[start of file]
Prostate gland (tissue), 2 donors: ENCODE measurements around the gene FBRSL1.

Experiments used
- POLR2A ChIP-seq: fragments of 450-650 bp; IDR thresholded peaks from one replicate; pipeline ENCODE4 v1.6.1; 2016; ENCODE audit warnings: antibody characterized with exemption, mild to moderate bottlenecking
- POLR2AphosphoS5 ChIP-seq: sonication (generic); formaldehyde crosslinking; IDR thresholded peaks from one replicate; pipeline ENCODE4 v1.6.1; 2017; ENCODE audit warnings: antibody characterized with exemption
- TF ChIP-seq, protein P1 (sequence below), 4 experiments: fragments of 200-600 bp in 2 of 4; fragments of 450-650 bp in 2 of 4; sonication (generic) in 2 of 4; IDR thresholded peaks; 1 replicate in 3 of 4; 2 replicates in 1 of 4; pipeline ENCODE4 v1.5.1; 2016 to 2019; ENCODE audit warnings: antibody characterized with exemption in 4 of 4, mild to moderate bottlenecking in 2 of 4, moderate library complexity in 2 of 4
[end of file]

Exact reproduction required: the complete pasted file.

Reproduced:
Prostate gland (tissue), 2 donors: ENCODE measurements around the gene FBRSL1.

Experiments used
- POLR2A ChIP-seq: fragments of 450-650 bp; IDR thresholded peaks from one replicate; pipeline ENCODE4 v1.6.1; 2016; ENCODE audit warnings: antibody characterized with exemption, mild to moderate bottlenecking
- POLR2AphosphoS5 ChIP-seq: sonication (generic); formaldehyde crosslinking; IDR thresholded peaks from one replicate; pipeline ENCODE4 v1.6.1; 2017; ENCODE audit warnings: antibody characterized with exemption
- TF ChIP-seq, protein P1 (sequence below), 4 experiments: fragments of 200-600 bp in 2 of 4; fragments of 450-650 bp in 2 of 4; sonication (generic) in 2 of 4; IDR thresholded peaks; 1 replicate in 3 of 4; 2 replicates in 1 of 4; pipeline ENCODE4 v1.5.1; 2016 to 2019; ENCODE audit warnings: antibody characterized with exemption in 4 of 4, mild to moderate bottlenecking in 2 of 4, moderate library complexity in 2 of 4